This just about has to be the first photo (colorized postcard) of the Weston-Mott factory #1. What they called “First Steam” back then was supplied to this factory on August 8, 1906. At that time all the axles (front & rear) came from this one factory. The size of this building was 60,000 square feet of floor space. Only twenty men were working on that first day. It was demolished in 1946. This photo was taken from the corner of Industrial Avenue and Hamilton Avenue facing north-east.
This photo of Weston-Mott #1 (Buick #31) was taken from the W.F. Stewart body factory #4 across Hamilton Avenue. Notice the pristine pasture beyond the factory. It was said that back in 1900 this was one great place to hunt rabbits.
This scene is the same as shown below, only a couple of years earlier. Notice the water tower and (single) smoke stack. Also note that the office in the photo below has had an addition built on the west and east end.
I like this view ( Identical to the one below) which shows the gentleman selling lunches on the corner of Industrial & Hamilton. Most views I see show paper boys (as shown below). Some traditions always remain and they were still selling lunches outside the gates when they closed the factory.
This north facing view of Weston-Mott factory #1, #2 and #3 (Buick #31, #32, #33) shows great detail of Industrial Avenue. Notice that the main factory floor remained as a single floor, whereas the wings on the east and west walls were two floors.
A north-east view of Weston-Mott factory #4 (Buick #34). This factory was built in 1909 and ( partially) demolished in 1939. “First steam” in this plant was December 16, 1909. This plant made hubs and rims. The original cost of this factory was $20,000.
A north facing view of Weston-Mott #5 (Buick #35). This is the axle plant that Harry Bassett (Weston-Mott General Manager)requested to be built next to factory #4 in his letter dated July 31, 1909 to William “Bill” Little (Buick Manager). It just ended up a bit farther north. These factories back then could be up and running in as little as 3 months from the time you contacted the builder. “Not as much red tape as today”. At the time of this photo I believe it was still an axle plant but when this was published in “The Factory Behind The Car” Buick labeled it as to it’s then current use.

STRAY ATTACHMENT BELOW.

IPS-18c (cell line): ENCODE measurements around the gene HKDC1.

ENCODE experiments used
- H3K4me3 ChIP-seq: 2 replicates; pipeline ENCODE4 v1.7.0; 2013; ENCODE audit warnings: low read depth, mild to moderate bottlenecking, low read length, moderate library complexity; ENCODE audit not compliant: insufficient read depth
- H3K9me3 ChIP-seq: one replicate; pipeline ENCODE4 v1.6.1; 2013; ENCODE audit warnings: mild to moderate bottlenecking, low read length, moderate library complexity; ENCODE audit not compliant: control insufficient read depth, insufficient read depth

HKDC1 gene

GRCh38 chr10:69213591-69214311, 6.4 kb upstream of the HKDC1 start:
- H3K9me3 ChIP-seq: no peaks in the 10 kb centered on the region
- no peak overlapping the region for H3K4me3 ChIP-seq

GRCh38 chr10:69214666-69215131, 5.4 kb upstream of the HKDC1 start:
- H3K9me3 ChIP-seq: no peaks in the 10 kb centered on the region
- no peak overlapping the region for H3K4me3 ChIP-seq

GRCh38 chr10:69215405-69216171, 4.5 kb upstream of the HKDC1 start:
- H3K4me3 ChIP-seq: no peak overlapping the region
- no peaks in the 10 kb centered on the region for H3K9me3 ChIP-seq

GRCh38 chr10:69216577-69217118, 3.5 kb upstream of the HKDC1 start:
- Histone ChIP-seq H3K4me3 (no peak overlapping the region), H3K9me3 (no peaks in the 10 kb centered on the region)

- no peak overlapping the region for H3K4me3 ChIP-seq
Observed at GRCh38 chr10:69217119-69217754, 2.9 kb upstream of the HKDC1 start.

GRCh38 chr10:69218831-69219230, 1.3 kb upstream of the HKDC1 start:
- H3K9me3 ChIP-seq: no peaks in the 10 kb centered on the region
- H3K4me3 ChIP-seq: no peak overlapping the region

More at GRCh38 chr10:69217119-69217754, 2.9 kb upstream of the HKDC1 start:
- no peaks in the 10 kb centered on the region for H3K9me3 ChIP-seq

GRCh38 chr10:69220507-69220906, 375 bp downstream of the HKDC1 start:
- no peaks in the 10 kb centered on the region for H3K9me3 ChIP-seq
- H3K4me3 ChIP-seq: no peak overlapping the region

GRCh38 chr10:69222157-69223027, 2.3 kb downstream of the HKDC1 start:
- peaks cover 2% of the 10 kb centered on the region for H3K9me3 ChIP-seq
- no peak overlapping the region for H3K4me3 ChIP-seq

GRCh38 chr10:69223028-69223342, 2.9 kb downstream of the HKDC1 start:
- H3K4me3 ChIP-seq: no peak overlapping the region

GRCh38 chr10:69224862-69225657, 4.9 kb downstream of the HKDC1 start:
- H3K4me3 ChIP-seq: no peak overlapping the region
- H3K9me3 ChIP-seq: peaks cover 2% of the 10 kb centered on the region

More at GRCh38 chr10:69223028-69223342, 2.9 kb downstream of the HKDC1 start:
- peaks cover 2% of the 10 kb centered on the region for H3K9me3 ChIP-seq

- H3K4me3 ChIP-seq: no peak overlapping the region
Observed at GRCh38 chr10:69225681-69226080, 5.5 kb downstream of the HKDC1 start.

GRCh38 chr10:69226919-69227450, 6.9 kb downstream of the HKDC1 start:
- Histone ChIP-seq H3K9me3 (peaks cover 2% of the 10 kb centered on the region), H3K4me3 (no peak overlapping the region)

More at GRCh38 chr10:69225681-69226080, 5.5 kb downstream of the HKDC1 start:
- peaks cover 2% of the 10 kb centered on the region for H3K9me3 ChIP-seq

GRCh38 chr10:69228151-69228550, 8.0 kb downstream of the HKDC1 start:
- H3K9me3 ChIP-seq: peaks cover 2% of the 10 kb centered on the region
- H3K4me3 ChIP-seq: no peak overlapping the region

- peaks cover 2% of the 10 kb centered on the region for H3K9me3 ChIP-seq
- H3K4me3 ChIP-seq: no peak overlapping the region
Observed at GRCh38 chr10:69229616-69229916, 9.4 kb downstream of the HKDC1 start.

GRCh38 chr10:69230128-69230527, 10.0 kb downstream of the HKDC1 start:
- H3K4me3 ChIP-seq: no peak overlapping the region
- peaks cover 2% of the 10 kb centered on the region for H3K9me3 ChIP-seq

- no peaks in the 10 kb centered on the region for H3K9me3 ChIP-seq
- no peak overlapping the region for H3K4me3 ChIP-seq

This is the Weston-Mott axle heat treat plant #7 (Buick #37) This factory was built in 1909 and demolished in 1936. This view is facing north-east. This factory was for front axles only as far as I know at this time.
|This map will help you with the locations of the various West-Mott factories in 1909.|
Inside factory #7 (Buick #37). For the complete story on these factories just read the article below. It is from “THE HORSELESS AGE” dated April 8, 1914. Just double click to enlarge any portion. Most of these photos are from the Buick Research Gallery in Flint, Michigan. The rest are from my collection. I could supply much more background information about these factories, but this site mostly deals with the workers and the buildings. I only supply the information that I feel is important to the researcher looking for “additional” or missing information on these buildings.
Links: Factory #35 And #94 Industrial Avenue Revisited. Hamilton & Industrial Avenue 1915.Industrial & Hamilton Avenue 1915. Weston-Mott At Industrial & Hamilton Industrial and Hamilton Avenue Early views of Buick & Weston-Mott. Weston-Mott Powerhouse #6 Weston-Mott Officers Industrial & Hamilton Avenue 1913 Weston-Mott Employees Factory #10 and #07 during construction. Plus Industrial and Hamilton Factory #34 Weston-Mott #4 Industrial and Hamilton AvenueWeston-Mott Demolition 1946 Weston-Mott 1923 Inside Weston-Mott Weston-Mott Company Hamilton Avenue #4-#08 And Weston-Mott Engineering & Experimental 1923